Sand Tiger Sharks are the only sharks known to come to the surface and gulp air. They store the air in their stomachs, which allows them to float motionless in the water while hunting.

Sand Tiger Shark   © Mark Fox

This Shark is not related to the Tiger Shark (Galeocerdo cuvier) however, it is a cousin of the Great White Shark (Carcharodon carcharias).
Despite its fearsome appearance and strong swimming ability, it is a relatively docile and slow-moving shark that will only attack a human when threatened.

The Sand Tiger Shark (Carcharias taurus), also called Grey Nurse Shark, Spotted Ragged-tooth Shark, or Blue-nurse Sand Tiger is a species of shark that inhabits the sandy shores of subtropical and temperate waters around the globe from Japan, Australia, South Africa, the Mediterranean to the east coasts of North and South America.

During the day, these sharks take shelter near rocks, overhangs, caves and reefs often at relatively shallow depths (less than 20m). This is the typical environment where divers encounter sand tigers. However, at night they leave the shelter and hunt over the ocean bottom.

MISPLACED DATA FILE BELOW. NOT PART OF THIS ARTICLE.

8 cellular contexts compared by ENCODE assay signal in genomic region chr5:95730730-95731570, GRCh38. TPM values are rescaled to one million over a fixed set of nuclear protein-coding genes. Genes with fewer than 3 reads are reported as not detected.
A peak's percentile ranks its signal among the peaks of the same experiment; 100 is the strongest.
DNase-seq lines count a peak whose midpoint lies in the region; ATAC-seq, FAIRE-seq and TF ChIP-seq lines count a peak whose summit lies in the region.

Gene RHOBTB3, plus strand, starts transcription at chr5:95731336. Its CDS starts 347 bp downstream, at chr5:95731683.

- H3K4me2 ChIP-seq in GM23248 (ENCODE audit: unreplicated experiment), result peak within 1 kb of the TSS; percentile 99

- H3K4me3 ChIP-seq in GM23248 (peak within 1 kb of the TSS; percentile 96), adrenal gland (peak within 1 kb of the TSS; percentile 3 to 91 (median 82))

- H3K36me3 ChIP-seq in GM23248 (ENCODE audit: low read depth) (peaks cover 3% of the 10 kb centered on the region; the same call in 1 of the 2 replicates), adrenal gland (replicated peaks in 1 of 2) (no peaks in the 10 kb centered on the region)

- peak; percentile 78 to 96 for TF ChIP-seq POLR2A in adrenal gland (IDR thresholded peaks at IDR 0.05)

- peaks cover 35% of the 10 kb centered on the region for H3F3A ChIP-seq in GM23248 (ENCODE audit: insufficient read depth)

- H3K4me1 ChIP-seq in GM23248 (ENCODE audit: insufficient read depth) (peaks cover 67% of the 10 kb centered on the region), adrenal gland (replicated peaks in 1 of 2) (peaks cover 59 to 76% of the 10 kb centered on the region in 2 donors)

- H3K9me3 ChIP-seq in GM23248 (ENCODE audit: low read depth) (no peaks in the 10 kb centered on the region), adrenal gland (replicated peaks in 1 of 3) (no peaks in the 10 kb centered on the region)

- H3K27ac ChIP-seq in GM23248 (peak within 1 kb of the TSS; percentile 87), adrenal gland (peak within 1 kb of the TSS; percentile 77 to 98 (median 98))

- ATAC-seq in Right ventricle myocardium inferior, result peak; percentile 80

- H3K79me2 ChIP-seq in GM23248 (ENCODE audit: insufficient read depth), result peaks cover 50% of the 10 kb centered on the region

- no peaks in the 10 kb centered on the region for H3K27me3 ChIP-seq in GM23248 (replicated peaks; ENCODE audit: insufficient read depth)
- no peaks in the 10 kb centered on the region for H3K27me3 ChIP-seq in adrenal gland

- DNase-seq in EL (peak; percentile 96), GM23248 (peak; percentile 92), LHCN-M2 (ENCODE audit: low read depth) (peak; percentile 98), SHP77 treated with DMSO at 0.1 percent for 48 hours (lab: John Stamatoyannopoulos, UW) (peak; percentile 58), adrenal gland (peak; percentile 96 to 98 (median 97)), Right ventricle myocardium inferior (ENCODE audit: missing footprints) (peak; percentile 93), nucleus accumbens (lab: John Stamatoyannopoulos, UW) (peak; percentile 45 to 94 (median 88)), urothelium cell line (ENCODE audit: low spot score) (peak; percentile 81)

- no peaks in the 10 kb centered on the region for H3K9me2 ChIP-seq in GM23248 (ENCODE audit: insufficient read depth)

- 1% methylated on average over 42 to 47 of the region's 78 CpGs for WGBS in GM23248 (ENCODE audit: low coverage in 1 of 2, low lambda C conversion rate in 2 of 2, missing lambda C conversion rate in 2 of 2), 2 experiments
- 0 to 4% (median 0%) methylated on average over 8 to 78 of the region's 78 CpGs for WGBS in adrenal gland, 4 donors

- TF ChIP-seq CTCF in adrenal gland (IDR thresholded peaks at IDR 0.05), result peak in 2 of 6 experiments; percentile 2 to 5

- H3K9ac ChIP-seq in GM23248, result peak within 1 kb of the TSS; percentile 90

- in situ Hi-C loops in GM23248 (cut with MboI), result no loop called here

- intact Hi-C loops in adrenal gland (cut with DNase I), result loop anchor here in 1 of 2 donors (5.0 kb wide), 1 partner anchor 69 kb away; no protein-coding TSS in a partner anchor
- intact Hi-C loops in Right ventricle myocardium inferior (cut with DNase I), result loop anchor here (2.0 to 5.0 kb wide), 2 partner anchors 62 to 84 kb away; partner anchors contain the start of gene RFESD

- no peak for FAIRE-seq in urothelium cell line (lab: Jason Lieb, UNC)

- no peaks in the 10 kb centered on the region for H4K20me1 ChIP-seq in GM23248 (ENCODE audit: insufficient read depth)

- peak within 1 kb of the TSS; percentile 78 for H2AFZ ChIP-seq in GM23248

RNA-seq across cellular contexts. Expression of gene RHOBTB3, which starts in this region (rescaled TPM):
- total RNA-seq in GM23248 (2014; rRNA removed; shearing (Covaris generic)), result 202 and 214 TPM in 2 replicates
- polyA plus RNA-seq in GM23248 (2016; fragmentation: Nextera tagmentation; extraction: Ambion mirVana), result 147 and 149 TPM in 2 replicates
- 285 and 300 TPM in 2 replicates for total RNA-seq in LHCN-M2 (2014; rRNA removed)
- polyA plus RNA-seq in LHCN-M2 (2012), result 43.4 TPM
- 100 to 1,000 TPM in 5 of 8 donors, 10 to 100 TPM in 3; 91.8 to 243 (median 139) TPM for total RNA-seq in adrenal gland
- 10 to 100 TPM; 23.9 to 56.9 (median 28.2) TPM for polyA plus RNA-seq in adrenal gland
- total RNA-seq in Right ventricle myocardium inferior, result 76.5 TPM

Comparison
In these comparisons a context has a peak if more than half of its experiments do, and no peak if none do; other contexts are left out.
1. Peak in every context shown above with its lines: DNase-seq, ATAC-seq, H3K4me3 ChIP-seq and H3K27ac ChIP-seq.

Sand tigers hunt by stealth for which they have developed their very own technique to optimise this method.
Since the shark is denser than water and lacks a swim bladder it needs to keep moving to avoid sinking. Instead, this species comes to the surface and gulps air, which it holds in its stomach.
This allows the shark to maintain near-neutral buoyancy and hover motionless in the water.

The Sand Tiger Shark is the only known shark species to use this method to achieve buoyancy in the water.

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